Today we were delighted to welcome Jeremy Bishop and Amy to our meeting. 

Jeremy Bishop is an Engagement Advisor for Seqwater, the bulk water provider for South East Queensland. As part of his role, Jeremy creates strategic engagement initiatives for the Water Security Program, which is Seqwater’s plan to provide drinking water to the region over the next 30 years.

A native of the United States, Jeremy has lived in Australia for four years. Before arriving in Australia, Jeremy lived for more than 20 years in Washington, D.C, and worked on labour policy for eight years in the administration of President Barack Obama.

The title of Jeremy’s address to us was “Realities of Rain”. He used a particularly useful powerpoint display.

Seqwater operates and manages $11 billion worth of dams, water treatment plants and pipelines. This provides water to more than 3 million people in SE Queensland, and irrigation water to 1 200 farmers. They are also responsible for flood mitigation, and Seqwater is one of the few water boards that look after recreation activities on these assets.

By 2040, the population of SE Queensland is expected to increase by 1.5 million people, and in the Gold Coast alone an increase of 300 000 or more people. The result of this is an expected additional water requirement of greater than 200 000 litres per day. Which brought Jeremy to the effects of climate change.

More heat means more evaporation, and this combined with a greater individual water requirement in these conditions will lead to not enough water to go around. A lot of rain is not necessarily the answer, as intense rain often results in more turbidity, which is much harder to treat. The only real solution is more water capacity, or reduced useage. Before the drought, the daily consumption was 300 litres per day. During the mandated restrictions it dropped to 120 and currently it is 167 litres per day.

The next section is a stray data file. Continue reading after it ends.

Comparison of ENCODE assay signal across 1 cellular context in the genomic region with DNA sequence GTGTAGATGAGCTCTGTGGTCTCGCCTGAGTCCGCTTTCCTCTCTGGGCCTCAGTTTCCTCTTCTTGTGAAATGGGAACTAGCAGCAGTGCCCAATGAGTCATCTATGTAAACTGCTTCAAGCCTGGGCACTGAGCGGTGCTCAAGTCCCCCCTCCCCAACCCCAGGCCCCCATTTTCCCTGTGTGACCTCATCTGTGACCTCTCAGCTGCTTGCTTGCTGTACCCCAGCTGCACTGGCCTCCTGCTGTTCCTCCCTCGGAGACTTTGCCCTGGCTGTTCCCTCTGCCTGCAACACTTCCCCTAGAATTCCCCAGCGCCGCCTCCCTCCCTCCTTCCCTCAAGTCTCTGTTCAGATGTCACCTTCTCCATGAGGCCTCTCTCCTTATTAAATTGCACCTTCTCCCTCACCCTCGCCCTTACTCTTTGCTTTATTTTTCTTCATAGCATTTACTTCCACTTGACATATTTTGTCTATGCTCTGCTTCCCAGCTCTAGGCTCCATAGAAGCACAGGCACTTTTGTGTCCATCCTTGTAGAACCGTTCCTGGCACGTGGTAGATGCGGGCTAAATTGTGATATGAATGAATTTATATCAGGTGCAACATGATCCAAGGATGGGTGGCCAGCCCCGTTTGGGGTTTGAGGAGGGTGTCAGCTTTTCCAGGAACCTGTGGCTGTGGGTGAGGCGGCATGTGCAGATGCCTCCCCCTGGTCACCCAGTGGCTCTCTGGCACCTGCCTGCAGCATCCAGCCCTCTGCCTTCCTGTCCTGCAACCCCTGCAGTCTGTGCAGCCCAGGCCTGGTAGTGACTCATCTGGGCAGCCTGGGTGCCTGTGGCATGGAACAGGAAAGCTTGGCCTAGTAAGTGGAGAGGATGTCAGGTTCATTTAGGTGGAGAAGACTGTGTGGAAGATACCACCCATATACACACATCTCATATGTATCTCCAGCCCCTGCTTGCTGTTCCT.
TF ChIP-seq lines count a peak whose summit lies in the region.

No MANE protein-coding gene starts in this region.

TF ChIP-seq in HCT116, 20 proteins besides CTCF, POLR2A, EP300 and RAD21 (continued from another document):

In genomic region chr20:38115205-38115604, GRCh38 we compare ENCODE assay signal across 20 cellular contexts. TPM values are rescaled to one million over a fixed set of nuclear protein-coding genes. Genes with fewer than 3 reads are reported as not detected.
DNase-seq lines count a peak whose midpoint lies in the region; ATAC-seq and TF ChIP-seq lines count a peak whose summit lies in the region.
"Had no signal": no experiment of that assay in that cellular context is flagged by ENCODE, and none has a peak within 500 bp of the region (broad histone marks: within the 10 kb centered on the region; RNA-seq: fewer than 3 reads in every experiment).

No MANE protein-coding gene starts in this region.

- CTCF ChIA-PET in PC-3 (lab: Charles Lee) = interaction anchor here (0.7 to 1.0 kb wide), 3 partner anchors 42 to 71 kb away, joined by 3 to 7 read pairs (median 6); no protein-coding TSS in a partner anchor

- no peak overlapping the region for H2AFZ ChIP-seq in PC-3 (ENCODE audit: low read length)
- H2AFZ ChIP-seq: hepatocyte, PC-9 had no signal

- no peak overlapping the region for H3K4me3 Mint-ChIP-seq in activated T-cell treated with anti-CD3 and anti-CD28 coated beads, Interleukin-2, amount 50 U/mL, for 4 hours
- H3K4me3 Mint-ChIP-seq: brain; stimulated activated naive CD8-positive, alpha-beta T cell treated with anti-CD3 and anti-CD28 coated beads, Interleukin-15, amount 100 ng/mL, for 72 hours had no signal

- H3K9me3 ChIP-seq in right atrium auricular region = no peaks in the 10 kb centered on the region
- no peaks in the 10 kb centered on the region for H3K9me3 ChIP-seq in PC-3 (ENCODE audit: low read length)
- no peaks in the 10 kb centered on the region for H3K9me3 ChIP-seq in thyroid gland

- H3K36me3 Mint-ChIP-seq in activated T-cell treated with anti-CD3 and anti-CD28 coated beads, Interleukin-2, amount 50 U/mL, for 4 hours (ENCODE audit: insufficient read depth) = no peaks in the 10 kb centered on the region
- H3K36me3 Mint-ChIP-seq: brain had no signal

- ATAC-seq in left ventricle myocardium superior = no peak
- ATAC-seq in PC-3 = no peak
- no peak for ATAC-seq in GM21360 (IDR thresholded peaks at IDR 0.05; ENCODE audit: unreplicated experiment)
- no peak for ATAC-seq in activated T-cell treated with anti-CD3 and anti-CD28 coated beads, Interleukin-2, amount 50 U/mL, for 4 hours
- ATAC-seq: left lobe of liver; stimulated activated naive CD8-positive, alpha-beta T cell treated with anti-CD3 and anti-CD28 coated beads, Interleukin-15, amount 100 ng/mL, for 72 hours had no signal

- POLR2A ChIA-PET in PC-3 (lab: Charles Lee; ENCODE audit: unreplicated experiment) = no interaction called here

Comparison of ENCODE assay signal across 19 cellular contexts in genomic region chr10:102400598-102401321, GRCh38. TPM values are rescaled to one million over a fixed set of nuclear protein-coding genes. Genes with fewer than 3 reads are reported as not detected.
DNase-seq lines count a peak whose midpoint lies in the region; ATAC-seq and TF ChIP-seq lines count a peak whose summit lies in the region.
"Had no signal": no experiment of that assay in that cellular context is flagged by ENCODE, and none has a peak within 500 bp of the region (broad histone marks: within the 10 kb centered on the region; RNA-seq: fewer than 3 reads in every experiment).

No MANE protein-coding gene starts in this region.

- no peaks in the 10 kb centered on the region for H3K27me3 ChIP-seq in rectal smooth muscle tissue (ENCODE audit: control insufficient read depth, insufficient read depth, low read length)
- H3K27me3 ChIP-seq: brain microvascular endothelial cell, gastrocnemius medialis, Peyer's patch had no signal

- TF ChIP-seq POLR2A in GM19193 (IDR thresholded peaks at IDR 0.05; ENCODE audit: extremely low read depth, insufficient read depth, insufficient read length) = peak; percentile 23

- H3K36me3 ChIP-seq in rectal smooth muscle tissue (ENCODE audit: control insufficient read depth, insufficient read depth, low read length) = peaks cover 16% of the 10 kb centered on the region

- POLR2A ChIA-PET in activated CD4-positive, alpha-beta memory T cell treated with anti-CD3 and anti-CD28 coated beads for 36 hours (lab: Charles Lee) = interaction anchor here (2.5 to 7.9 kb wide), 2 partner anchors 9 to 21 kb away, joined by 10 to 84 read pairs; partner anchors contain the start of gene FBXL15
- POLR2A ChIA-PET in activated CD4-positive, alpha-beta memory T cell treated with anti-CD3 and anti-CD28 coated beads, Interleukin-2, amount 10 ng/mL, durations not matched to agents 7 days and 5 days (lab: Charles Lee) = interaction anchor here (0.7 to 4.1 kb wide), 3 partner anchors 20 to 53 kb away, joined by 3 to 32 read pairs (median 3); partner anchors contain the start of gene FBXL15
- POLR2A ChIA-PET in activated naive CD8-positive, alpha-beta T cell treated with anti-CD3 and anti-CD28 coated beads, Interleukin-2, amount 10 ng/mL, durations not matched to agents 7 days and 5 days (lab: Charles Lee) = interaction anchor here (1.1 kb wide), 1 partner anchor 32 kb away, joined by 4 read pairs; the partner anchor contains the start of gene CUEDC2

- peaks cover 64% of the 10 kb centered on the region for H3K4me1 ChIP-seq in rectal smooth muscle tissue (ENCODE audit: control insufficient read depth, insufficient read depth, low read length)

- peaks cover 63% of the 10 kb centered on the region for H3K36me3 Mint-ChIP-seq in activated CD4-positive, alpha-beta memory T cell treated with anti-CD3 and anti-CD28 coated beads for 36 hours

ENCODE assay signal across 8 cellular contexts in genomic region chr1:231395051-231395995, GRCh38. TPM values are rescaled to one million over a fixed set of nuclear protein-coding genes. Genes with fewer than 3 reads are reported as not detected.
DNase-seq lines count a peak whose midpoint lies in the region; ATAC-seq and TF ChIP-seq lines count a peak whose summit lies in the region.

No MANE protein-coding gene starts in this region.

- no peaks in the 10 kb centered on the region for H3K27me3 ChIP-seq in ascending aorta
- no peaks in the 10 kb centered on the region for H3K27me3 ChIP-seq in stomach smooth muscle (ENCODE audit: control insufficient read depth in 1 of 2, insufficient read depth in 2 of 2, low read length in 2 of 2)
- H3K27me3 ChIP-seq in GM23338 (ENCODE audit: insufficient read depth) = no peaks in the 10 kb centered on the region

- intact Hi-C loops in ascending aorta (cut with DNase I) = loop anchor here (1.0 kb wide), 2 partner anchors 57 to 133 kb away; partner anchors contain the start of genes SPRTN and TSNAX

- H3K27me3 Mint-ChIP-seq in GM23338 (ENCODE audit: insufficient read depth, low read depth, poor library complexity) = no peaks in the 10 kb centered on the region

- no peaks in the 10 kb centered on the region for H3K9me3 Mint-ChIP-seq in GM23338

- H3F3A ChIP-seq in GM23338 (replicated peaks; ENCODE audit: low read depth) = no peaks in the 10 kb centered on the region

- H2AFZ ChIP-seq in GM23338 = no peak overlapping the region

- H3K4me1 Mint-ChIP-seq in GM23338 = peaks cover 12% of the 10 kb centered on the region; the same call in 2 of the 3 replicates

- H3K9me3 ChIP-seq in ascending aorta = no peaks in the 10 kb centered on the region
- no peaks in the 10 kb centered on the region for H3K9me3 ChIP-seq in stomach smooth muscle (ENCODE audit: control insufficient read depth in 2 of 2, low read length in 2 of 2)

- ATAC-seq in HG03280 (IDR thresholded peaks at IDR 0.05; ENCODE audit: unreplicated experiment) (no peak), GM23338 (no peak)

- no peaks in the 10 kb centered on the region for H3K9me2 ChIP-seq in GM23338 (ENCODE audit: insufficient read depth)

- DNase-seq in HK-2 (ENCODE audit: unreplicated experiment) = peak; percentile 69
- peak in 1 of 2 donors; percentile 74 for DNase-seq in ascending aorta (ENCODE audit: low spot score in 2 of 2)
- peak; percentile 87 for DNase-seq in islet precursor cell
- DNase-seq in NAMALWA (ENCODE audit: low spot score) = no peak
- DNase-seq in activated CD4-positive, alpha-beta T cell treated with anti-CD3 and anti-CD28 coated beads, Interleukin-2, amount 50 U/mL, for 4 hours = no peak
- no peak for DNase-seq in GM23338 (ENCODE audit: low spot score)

Currently the SE Queensland water storage is at 60%. Looking at greater Brisbane, Wivenhoe and Somerset dams are at 42% and 60% respectively. Technically this means that we are not at drought readiness, which is above 70%, so if these levels continue, we must reduce our current consumption to 150 litres per day.

In addition to dams, there are two types of climate resilient water sources – desalination plants and purified recycled water plants. The desalination plant at the Gold Coast was at 100% in January, and will restart in August. There are also three plants producing purified recycled water to replenish Wivenhoe Dam, activated during drought when the levels reach 60%. Mt Crosby is the largest.

Jeremy then outlined ways in which we may reduce our home water consumption.

  • Full cycles only in dishwasher and washing machines. 
  • Pool covers to reduce evaporation. 
  • Garden watering only before 1000 and after 1600. 
  • Fix all water leaks ASAP. 
  • Toilet half-flush. 
  • Shorten shower time. 
  • Check your water meter regularly to discover any underground leaks.

This was a fascinating and well-presented address – thanks Jeremy.

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